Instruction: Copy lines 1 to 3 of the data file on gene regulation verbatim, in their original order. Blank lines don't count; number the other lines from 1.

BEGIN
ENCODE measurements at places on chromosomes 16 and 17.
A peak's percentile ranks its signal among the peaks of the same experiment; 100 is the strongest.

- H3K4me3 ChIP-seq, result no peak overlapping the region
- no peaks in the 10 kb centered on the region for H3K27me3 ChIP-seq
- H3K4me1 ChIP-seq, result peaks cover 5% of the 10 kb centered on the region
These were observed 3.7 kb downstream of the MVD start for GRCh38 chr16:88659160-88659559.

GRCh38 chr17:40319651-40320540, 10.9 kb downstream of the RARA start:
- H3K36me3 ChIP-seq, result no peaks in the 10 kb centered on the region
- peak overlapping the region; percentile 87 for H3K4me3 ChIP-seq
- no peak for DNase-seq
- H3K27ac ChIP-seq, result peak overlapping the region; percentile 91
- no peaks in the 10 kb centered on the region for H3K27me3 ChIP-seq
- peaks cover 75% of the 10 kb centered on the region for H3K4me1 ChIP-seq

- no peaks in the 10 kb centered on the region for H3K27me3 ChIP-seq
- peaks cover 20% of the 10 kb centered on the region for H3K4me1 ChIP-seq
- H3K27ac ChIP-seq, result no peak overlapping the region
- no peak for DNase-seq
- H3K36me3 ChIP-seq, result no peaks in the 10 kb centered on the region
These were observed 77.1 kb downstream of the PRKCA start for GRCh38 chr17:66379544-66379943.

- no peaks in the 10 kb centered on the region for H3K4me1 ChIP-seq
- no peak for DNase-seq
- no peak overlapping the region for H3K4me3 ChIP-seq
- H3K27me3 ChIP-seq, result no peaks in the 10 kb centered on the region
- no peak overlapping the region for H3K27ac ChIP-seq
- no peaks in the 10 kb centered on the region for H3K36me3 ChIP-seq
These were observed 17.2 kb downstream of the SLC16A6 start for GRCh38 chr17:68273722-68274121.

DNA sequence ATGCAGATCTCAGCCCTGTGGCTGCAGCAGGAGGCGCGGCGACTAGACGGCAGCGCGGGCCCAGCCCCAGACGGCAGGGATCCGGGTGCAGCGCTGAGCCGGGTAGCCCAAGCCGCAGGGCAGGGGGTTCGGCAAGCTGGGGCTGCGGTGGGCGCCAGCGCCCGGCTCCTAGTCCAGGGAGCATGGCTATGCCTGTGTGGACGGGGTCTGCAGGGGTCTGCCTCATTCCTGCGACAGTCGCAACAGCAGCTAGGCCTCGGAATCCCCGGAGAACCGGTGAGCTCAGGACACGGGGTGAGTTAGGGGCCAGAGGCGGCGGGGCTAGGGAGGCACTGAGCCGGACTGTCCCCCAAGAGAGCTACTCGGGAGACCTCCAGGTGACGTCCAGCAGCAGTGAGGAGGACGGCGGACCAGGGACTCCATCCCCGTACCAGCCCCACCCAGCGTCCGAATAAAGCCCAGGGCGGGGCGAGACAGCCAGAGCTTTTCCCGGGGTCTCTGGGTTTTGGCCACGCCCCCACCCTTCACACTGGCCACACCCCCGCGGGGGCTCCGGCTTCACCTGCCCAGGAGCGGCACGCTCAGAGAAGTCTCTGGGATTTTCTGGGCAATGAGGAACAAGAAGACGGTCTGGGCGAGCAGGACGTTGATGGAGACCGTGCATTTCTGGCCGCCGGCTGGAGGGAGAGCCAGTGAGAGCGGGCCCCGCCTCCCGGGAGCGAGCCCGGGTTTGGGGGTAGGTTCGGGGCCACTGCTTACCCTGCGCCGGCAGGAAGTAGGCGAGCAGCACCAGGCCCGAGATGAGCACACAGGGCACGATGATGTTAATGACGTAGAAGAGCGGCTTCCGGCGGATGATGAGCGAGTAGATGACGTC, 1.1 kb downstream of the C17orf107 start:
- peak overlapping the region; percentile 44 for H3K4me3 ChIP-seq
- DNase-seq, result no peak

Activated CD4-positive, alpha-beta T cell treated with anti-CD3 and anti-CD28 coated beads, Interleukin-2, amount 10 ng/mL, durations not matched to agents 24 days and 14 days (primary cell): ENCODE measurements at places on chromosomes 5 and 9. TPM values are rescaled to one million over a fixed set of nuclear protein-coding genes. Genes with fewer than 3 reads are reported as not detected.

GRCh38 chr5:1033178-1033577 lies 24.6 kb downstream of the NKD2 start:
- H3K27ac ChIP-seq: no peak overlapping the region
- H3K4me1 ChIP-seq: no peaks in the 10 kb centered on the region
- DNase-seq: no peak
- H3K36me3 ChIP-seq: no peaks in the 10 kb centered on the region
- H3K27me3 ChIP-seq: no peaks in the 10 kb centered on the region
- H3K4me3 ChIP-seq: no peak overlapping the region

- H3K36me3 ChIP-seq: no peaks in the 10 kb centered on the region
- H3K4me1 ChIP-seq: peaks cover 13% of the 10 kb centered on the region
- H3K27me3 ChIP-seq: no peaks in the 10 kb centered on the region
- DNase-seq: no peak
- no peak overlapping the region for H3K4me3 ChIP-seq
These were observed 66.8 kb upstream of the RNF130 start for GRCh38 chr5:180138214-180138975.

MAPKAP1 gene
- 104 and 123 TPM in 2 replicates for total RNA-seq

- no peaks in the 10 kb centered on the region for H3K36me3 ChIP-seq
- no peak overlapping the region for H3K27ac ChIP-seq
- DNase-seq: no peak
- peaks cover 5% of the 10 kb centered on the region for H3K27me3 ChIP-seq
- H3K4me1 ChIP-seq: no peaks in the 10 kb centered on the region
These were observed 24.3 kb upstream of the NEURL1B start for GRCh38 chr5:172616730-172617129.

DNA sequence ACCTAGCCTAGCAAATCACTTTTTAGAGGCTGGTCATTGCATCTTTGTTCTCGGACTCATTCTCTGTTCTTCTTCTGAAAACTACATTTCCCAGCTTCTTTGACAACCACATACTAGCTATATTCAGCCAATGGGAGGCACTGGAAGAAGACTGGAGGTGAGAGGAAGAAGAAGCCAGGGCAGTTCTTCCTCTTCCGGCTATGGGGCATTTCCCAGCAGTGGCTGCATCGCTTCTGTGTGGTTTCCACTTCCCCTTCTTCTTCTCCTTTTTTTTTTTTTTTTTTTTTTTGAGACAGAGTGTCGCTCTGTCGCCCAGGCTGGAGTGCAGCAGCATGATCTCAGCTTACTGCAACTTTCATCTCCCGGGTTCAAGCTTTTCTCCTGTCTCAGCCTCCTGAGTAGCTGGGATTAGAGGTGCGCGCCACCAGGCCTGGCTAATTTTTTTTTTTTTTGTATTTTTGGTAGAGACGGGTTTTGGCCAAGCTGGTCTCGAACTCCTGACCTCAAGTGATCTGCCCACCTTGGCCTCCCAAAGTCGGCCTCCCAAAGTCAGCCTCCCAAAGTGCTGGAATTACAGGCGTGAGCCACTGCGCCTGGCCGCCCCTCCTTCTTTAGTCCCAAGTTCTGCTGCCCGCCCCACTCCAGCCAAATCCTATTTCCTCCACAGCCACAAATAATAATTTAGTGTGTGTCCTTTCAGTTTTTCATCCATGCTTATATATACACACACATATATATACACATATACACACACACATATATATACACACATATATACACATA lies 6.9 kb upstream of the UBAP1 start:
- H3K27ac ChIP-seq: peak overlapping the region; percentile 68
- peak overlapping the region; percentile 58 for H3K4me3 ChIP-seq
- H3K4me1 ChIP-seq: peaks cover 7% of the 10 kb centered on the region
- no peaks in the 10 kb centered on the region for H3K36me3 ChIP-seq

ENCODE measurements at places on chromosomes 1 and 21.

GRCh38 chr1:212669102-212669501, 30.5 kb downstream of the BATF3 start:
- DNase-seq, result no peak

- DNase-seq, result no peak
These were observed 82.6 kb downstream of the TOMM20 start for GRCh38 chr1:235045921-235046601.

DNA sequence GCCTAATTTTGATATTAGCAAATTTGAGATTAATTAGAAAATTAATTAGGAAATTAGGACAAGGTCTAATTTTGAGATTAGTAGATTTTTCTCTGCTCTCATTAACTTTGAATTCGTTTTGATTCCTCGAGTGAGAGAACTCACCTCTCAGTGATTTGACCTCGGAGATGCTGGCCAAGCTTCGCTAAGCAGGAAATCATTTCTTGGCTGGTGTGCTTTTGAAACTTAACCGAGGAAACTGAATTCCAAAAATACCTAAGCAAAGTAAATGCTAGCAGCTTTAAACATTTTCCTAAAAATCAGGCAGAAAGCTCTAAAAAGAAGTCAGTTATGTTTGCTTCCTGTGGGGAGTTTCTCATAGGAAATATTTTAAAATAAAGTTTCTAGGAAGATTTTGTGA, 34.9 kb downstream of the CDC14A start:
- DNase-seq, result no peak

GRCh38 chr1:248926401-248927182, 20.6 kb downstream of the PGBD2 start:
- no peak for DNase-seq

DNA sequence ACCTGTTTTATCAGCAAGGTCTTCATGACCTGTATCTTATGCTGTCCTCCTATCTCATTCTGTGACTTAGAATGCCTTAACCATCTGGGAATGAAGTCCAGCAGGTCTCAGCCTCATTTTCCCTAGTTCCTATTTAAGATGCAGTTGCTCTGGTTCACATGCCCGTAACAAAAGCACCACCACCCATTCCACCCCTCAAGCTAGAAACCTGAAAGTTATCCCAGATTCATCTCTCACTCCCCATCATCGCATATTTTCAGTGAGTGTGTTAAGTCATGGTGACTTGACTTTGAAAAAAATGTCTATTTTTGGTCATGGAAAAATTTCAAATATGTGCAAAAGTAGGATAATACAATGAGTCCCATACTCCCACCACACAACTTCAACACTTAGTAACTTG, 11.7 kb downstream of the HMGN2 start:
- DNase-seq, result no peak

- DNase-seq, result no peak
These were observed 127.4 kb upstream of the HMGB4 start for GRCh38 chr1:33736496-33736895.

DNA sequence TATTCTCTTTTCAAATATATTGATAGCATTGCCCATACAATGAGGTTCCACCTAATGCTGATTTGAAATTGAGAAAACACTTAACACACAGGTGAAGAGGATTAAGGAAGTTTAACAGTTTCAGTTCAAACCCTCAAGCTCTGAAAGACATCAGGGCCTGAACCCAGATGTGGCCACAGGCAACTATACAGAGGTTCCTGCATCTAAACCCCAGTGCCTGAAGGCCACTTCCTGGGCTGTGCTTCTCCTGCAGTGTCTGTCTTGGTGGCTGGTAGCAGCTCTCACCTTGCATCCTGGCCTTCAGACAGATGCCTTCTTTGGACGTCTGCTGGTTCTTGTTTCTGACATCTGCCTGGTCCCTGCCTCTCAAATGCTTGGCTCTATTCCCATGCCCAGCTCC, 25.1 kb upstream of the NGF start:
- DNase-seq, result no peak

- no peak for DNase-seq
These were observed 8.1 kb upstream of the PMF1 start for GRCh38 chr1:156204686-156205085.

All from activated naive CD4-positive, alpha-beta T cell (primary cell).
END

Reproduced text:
ENCODE measurements at places on chromosomes 16 and 17.
A peak's percentile ranks its signal among the peaks of the same experiment; 100 is the strongest.

- H3K4me3 ChIP-seq, result no peak overlapping the region